Submitted to: European Journal of Entomology
Publication Type: Peer Reviewed Journal
Publication Acceptance Date: 10/27/1995
Publication Date: N/A
Citation: N/A Interpretive Summary: The Colorado potato beetle (CPB) is a major pest of potatoes, both in the US and worldwide. It is difficult to control these insects because they are able to survive during cold weather or food scarcity by entering a state of "hibernation" known as diapause, during which these insects are not able to reproduce. If it were possible to break diapause during unfavorable conditions or to maintain diapause during favorable conditions populations of CPB might be reduced significantly because of the inability to reproduce or survive under harsh conditions. The linden bug is closely related to the milkweed bug and red cotton stainer, and also undergoes diapause during environmentally unfavorable conditions. A new compound, similar to juvenile hormone, but not the same as any known JH, was was isolated from the linden bug. We have shown that this JH is synthesized in the corpora allata, a part of the nervous system, and its synthesis is controlled by factors in the brain which inhibit or stimulate its synthesis. Information obtained from the linden bug and the techniques developed from this work will be directly applied to the CPB. This work is part of a collaborative effort (initially sponsored by OICD) with the Czech Academy of Sciences. Consequently, work done in the Czech Republic will focus on the linden bug, while work done in the US will focus on CPB. As juvenile hormone is directly involved with reproductive function and with diapause, identification of the JH and the brain factors that control its synthesis will be useful in designing insect control agents that are specific and non-toxic. These compounds will help to prevent losses of potato crops by CPB, both in the US and in Europe, where the CPB has become resistant to conventional pesticides.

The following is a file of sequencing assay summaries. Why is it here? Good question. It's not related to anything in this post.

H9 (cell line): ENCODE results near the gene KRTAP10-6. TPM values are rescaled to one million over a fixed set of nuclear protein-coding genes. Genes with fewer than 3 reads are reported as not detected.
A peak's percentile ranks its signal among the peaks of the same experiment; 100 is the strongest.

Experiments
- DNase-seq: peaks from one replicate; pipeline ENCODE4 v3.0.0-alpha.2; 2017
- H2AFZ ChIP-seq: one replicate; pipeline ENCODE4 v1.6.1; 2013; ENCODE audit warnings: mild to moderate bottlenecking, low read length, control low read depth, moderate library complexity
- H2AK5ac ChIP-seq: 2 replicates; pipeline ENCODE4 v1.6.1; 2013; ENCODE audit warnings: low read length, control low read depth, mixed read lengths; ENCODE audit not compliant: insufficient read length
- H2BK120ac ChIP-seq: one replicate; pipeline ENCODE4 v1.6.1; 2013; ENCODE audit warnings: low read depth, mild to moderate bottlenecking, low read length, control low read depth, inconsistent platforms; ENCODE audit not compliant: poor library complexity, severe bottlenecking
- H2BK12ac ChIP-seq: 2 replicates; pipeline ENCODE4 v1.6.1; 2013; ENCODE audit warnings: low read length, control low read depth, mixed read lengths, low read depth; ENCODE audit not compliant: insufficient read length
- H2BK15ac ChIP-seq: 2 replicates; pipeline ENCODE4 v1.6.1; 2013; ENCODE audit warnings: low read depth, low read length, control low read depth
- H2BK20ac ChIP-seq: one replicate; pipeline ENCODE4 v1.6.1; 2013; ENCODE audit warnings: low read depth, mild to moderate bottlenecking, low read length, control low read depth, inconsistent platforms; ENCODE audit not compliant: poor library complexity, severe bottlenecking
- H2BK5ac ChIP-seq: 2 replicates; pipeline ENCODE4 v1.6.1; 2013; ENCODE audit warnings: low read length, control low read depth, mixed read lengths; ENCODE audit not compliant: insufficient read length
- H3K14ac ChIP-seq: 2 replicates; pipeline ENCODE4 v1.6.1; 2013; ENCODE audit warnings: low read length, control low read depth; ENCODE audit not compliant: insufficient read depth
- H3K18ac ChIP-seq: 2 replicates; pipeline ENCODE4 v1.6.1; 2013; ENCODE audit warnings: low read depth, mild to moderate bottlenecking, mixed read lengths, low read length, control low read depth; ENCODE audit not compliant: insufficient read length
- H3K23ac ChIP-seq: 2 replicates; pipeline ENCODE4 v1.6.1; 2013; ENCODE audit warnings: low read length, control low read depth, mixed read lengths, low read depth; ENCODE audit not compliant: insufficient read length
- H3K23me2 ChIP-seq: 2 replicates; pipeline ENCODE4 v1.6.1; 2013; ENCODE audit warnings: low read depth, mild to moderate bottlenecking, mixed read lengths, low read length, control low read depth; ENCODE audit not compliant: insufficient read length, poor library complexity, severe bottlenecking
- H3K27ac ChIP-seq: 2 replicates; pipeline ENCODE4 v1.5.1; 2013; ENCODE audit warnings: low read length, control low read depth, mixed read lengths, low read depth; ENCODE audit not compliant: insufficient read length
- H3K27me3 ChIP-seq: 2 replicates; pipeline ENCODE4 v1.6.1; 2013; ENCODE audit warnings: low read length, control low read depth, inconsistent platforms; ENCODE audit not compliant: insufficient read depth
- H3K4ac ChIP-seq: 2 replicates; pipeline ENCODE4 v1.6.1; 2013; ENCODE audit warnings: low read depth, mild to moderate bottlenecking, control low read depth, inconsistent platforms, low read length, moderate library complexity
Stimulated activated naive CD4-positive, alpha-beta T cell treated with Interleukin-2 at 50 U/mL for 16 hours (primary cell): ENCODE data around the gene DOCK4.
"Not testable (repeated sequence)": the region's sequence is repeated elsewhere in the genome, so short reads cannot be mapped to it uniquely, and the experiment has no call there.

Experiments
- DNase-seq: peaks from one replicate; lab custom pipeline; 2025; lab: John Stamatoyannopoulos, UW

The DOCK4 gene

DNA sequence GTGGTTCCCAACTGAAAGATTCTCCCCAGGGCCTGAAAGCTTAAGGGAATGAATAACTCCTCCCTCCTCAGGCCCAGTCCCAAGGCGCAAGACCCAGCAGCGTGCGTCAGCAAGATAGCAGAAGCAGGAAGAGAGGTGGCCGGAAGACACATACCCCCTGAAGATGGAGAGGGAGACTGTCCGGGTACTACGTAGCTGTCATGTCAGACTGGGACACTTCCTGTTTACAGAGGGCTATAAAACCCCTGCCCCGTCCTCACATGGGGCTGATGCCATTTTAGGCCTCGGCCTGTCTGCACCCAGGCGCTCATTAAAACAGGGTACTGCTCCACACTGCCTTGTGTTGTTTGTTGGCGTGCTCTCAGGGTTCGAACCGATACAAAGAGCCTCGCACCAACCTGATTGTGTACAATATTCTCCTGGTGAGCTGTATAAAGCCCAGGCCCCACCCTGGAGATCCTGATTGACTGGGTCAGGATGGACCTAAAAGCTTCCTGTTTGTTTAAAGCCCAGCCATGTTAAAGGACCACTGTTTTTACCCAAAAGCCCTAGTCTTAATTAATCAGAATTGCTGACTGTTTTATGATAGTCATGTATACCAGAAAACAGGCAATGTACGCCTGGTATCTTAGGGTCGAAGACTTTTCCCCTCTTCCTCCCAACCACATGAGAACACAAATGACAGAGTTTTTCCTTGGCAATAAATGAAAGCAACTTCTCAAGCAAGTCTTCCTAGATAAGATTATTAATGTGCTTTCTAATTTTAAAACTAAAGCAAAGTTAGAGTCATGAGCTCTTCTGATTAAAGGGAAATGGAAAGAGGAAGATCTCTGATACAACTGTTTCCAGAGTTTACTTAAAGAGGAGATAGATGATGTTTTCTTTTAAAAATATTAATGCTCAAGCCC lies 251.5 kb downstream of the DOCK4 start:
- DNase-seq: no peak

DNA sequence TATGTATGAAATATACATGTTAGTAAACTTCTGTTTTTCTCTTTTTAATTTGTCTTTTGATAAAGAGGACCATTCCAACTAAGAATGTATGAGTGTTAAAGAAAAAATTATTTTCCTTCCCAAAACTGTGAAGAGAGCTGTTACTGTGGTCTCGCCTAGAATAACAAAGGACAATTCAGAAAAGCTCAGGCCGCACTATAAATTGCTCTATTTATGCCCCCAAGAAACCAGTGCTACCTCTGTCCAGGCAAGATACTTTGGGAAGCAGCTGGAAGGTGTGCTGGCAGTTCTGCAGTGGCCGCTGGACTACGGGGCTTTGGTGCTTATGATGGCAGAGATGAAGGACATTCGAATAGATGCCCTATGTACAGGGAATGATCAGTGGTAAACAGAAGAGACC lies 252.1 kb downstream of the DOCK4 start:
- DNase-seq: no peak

Technical Abstract: The effect of brain extract on synthetic activity of corpora allata (CA) in vitro was investigated by a radiochemical assay in Pyrrhocoris apterus. Brain extracts were prepared from neuroendocrine complexes of brain-suboesophageal ganglion-corpora cardiaca-corpus allatum dissected from either short-day (diapausing) females or long-day (active) females or males. Both short-day and long-day brain extracts stimulated synthetic activity of the CA from long-day females. The CA from short-day females was refractory to stimulation. The allatostimulating activity of the brain extract was maintained after removal of large proteins by 10,000-molecular weight limit centrifugal ultrafiltration, but was destroyed by treatment with proteinase K. Therefore, the allatostimulating factor appears to be a peptide. The culture medium containing a mixture of synthetic products of the CA was extracted by hexane and subjected to TLC analysis. The brain extract stimulated synthesis of a product from radiolabelled methionine which elutes at the same position on TLC as that of the major yet to be identified product of the CA in four other heteropteran species, which has yet to be identified.